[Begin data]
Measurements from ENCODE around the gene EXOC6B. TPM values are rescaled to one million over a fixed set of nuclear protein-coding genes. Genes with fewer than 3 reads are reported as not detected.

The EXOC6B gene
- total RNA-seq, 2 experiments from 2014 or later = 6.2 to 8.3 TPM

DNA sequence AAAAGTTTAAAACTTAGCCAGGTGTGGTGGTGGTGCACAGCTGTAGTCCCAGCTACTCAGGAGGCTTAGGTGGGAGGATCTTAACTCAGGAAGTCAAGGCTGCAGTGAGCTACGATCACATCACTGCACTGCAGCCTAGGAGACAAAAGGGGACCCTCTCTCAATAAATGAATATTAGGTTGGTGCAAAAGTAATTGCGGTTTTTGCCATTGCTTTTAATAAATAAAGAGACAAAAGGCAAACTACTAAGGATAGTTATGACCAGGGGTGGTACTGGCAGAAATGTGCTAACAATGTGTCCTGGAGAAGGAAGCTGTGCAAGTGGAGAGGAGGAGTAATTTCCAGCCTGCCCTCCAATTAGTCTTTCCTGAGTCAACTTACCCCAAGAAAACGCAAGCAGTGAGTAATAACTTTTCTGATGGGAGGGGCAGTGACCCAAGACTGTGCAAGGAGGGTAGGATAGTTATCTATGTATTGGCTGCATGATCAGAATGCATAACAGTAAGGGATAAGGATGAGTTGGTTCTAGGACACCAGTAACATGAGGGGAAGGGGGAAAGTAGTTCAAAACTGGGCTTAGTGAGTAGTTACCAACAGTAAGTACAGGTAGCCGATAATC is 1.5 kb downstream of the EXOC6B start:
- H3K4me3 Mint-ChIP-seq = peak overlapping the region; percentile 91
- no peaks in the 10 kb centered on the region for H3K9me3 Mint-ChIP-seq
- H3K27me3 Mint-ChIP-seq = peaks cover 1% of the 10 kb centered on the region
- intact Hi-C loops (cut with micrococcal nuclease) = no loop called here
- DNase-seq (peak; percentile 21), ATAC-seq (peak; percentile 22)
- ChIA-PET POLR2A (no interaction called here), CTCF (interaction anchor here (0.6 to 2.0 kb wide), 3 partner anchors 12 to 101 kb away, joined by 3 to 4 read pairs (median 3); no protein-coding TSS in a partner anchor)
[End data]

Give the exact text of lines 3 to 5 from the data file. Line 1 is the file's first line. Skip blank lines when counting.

- total RNA-seq, 2 experiments from 2014 or later = 6.2 to 8.3 TPM

DNA sequence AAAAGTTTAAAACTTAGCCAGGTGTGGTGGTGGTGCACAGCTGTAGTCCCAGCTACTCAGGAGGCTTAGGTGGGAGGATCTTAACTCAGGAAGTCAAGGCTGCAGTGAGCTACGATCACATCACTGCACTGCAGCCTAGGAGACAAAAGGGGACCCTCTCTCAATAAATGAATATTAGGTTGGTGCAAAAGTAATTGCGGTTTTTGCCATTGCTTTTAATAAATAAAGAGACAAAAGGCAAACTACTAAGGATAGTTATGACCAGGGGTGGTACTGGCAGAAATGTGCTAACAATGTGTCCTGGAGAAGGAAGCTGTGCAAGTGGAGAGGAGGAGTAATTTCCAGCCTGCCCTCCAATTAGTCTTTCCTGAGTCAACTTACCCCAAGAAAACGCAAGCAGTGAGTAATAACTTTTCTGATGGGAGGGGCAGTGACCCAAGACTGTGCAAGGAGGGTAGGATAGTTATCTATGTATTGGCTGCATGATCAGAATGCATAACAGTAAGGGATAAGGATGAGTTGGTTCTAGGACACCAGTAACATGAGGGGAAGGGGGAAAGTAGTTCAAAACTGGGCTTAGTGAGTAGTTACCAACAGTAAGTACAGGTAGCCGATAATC is 1.5 kb downstream of the EXOC6B start:
- H3K4me3 Mint-ChIP-seq = peak overlapping the region; percentile 91